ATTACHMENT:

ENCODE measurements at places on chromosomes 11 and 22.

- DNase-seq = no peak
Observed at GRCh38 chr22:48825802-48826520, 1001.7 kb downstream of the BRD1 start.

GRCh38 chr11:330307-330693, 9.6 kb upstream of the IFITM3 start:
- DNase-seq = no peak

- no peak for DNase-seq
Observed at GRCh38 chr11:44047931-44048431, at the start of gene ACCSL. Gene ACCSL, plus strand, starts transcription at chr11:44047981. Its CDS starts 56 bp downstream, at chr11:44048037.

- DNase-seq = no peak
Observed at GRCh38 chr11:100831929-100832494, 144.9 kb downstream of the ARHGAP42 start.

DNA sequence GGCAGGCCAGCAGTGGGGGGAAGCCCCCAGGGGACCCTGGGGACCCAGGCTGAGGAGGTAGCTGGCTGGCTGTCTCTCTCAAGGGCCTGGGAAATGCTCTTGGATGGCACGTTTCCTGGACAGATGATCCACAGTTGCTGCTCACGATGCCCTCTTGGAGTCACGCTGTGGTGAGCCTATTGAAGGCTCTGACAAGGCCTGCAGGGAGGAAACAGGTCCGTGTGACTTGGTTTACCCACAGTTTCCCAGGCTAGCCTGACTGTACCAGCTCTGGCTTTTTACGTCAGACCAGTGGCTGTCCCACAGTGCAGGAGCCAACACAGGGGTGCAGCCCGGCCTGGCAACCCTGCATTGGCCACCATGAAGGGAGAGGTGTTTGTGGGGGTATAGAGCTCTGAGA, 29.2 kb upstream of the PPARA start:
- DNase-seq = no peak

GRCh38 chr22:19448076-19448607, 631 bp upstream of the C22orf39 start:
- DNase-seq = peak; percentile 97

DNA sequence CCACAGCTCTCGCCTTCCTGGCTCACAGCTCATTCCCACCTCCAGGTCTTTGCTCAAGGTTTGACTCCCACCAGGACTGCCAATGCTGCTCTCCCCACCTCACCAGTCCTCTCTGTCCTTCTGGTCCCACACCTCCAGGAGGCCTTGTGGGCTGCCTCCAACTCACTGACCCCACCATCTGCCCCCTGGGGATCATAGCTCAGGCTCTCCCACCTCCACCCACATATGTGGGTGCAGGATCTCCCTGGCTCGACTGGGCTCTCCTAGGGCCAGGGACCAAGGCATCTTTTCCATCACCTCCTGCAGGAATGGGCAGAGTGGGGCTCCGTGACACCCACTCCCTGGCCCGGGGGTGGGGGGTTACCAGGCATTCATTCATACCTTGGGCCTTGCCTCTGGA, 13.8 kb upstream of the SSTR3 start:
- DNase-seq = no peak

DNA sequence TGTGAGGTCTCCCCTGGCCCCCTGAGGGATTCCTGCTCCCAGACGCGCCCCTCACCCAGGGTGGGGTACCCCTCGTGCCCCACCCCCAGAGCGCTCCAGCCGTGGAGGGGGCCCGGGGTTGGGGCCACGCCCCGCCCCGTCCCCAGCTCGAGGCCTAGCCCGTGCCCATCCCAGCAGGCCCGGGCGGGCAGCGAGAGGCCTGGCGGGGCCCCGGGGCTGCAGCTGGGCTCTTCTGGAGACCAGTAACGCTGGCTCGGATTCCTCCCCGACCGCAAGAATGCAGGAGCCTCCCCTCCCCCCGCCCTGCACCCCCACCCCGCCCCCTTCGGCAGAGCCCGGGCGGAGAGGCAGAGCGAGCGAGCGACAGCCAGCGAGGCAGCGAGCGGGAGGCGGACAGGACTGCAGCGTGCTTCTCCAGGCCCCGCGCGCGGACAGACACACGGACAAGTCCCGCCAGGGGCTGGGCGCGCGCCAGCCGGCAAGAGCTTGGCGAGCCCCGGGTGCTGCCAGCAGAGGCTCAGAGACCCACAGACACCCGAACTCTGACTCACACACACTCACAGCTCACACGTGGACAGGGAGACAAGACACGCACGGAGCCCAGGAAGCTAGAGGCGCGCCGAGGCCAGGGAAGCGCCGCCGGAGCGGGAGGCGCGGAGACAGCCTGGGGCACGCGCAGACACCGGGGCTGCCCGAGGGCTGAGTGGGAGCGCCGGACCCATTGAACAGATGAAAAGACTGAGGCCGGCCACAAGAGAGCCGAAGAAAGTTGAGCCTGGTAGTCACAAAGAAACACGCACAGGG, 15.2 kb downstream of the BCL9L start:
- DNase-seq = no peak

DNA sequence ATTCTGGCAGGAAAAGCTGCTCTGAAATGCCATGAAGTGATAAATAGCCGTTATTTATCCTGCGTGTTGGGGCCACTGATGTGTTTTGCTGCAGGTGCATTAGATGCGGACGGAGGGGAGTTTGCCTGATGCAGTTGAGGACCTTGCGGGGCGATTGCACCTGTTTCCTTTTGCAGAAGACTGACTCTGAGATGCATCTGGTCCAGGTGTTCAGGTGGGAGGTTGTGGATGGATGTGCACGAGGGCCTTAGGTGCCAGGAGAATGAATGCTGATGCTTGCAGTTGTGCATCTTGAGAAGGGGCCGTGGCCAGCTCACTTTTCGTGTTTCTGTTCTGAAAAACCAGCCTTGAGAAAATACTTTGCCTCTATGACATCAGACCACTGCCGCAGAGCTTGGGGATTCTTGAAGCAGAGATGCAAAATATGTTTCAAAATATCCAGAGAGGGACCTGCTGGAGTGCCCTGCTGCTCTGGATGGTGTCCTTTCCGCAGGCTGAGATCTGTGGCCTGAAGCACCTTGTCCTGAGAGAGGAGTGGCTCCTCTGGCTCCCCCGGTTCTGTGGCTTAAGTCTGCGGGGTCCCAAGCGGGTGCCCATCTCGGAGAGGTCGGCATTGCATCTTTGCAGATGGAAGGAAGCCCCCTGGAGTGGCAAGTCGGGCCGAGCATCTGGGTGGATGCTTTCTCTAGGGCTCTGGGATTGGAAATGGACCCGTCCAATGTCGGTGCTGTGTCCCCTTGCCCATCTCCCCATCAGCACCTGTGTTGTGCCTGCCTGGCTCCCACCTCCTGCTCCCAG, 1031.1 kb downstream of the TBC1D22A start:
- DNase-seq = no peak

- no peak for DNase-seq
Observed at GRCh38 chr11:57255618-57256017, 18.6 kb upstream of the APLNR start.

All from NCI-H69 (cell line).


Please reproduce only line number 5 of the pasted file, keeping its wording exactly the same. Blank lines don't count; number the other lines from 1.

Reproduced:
- DNase-seq = no peak